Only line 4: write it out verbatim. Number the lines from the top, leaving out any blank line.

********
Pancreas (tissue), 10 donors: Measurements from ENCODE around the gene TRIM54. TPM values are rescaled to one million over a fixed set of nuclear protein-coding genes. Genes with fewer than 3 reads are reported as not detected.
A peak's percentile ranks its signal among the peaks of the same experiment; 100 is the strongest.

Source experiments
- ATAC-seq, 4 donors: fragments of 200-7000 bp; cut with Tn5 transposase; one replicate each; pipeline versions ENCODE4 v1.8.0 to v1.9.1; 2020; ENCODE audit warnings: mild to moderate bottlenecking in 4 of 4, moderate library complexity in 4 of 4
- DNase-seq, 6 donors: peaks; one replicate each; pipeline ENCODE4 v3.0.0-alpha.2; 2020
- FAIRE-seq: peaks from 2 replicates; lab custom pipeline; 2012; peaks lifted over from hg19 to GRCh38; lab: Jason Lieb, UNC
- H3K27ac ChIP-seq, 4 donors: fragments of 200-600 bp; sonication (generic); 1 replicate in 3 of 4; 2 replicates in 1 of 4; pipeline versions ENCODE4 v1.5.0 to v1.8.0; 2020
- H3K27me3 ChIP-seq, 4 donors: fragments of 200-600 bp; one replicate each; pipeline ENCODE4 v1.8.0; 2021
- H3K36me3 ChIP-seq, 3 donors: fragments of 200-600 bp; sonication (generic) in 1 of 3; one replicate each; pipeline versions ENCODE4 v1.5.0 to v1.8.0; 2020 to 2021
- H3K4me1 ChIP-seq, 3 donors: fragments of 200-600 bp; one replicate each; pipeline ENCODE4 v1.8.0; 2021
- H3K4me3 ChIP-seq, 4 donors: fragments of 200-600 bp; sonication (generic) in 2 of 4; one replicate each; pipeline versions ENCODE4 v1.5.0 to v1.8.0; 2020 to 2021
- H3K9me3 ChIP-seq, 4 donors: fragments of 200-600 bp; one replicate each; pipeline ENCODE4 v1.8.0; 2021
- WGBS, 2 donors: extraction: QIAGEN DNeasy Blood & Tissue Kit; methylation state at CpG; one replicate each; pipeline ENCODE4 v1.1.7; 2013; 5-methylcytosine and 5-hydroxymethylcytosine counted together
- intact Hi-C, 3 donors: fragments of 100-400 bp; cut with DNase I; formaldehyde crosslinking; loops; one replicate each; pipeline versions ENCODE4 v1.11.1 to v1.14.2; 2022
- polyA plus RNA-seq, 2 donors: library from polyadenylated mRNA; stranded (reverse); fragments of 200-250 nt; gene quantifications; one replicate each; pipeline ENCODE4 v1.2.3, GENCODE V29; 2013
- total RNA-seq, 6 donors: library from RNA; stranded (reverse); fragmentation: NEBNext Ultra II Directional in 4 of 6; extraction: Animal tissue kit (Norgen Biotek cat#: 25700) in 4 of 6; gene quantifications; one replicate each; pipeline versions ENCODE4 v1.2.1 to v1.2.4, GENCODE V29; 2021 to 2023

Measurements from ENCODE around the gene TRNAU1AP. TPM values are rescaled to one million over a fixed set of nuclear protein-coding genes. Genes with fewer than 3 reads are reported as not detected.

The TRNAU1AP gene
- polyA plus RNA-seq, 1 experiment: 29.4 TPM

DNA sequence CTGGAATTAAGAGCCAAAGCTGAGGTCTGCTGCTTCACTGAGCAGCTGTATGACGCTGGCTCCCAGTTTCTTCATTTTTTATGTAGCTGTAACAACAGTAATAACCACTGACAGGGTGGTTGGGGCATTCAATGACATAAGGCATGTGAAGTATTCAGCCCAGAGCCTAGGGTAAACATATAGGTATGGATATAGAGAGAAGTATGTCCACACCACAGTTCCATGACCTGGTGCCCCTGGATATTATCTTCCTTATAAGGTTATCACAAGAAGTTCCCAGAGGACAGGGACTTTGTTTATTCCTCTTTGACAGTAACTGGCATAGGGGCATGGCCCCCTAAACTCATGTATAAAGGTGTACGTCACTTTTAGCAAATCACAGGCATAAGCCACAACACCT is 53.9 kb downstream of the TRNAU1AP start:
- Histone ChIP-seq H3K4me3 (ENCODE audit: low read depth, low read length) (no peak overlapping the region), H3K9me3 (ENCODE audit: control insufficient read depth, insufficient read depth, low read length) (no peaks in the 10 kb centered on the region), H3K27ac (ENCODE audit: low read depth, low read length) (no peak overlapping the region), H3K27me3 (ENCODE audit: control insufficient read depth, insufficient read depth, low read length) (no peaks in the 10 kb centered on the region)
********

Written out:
- ATAC-seq, 4 donors: fragments of 200-7000 bp; cut with Tn5 transposase; one replicate each; pipeline versions ENCODE4 v1.8.0 to v1.9.1; 2020; ENCODE audit warnings: mild to moderate bottlenecking in 4 of 4, moderate library complexity in 4 of 4